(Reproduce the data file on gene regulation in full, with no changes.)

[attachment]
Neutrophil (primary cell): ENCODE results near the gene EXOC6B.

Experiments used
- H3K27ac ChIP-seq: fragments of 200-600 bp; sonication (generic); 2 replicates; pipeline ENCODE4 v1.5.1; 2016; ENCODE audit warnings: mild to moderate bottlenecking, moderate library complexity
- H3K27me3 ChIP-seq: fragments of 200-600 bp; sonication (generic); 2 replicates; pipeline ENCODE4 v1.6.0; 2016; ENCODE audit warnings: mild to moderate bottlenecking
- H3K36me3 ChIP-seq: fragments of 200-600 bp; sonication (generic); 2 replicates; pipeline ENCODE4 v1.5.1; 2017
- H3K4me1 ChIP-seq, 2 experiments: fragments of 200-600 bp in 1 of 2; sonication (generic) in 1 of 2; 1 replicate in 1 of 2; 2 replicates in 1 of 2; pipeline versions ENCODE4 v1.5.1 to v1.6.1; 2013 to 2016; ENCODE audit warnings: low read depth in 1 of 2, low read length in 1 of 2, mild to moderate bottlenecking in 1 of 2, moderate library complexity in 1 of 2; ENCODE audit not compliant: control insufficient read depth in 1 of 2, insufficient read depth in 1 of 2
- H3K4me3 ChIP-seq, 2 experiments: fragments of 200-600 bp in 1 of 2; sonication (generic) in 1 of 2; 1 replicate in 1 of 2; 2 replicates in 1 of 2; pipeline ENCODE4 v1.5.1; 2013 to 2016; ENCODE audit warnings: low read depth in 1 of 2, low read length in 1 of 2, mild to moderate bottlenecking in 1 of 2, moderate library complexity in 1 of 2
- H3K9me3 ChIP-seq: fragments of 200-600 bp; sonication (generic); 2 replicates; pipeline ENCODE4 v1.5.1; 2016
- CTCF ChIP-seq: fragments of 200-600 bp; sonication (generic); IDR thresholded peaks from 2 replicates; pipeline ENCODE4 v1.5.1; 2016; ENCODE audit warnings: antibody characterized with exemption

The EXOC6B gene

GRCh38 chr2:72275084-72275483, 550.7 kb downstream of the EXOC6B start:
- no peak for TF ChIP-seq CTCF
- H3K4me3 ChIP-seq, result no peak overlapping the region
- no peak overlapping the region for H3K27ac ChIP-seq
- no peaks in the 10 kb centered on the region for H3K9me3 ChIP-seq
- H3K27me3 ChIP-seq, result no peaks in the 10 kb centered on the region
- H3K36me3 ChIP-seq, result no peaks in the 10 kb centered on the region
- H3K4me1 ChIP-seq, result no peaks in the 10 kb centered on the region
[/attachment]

Neutrophil (primary cell): ENCODE results near the gene EXOC6B.

Experiments used
- H3K27ac ChIP-seq: fragments of 200-600 bp; sonication (generic); 2 replicates; pipeline ENCODE4 v1.5.1; 2016; ENCODE audit warnings: mild to moderate bottlenecking, moderate library complexity
- H3K27me3 ChIP-seq: fragments of 200-600 bp; sonication (generic); 2 replicates; pipeline ENCODE4 v1.6.0; 2016; ENCODE audit warnings: mild to moderate bottlenecking
- H3K36me3 ChIP-seq: fragments of 200-600 bp; sonication (generic); 2 replicates; pipeline ENCODE4 v1.5.1; 2017
- H3K4me1 ChIP-seq, 2 experiments: fragments of 200-600 bp in 1 of 2; sonication (generic) in 1 of 2; 1 replicate in 1 of 2; 2 replicates in 1 of 2; pipeline versions ENCODE4 v1.5.1 to v1.6.1; 2013 to 2016; ENCODE audit warnings: low read depth in 1 of 2, low read length in 1 of 2, mild to moderate bottlenecking in 1 of 2, moderate library complexity in 1 of 2; ENCODE audit not compliant: control insufficient read depth in 1 of 2, insufficient read depth in 1 of 2
- H3K4me3 ChIP-seq, 2 experiments: fragments of 200-600 bp in 1 of 2; sonication (generic) in 1 of 2; 1 replicate in 1 of 2; 2 replicates in 1 of 2; pipeline ENCODE4 v1.5.1; 2013 to 2016; ENCODE audit warnings: low read depth in 1 of 2, low read length in 1 of 2, mild to moderate bottlenecking in 1 of 2, moderate library complexity in 1 of 2
- H3K9me3 ChIP-seq: fragments of 200-600 bp; sonication (generic); 2 replicates; pipeline ENCODE4 v1.5.1; 2016
- CTCF ChIP-seq: fragments of 200-600 bp; sonication (generic); IDR thresholded peaks from 2 replicates; pipeline ENCODE4 v1.5.1; 2016; ENCODE audit warnings: antibody characterized with exemption

The EXOC6B gene

GRCh38 chr2:72275084-72275483, 550.7 kb downstream of the EXOC6B start:
- no peak for TF ChIP-seq CTCF
- H3K4me3 ChIP-seq, result no peak overlapping the region
- no peak overlapping the region for H3K27ac ChIP-seq
- no peaks in the 10 kb centered on the region for H3K9me3 ChIP-seq
- H3K27me3 ChIP-seq, result no peaks in the 10 kb centered on the region
- H3K36me3 ChIP-seq, result no peaks in the 10 kb centered on the region
- H3K4me1 ChIP-seq, result no peaks in the 10 kb centered on the region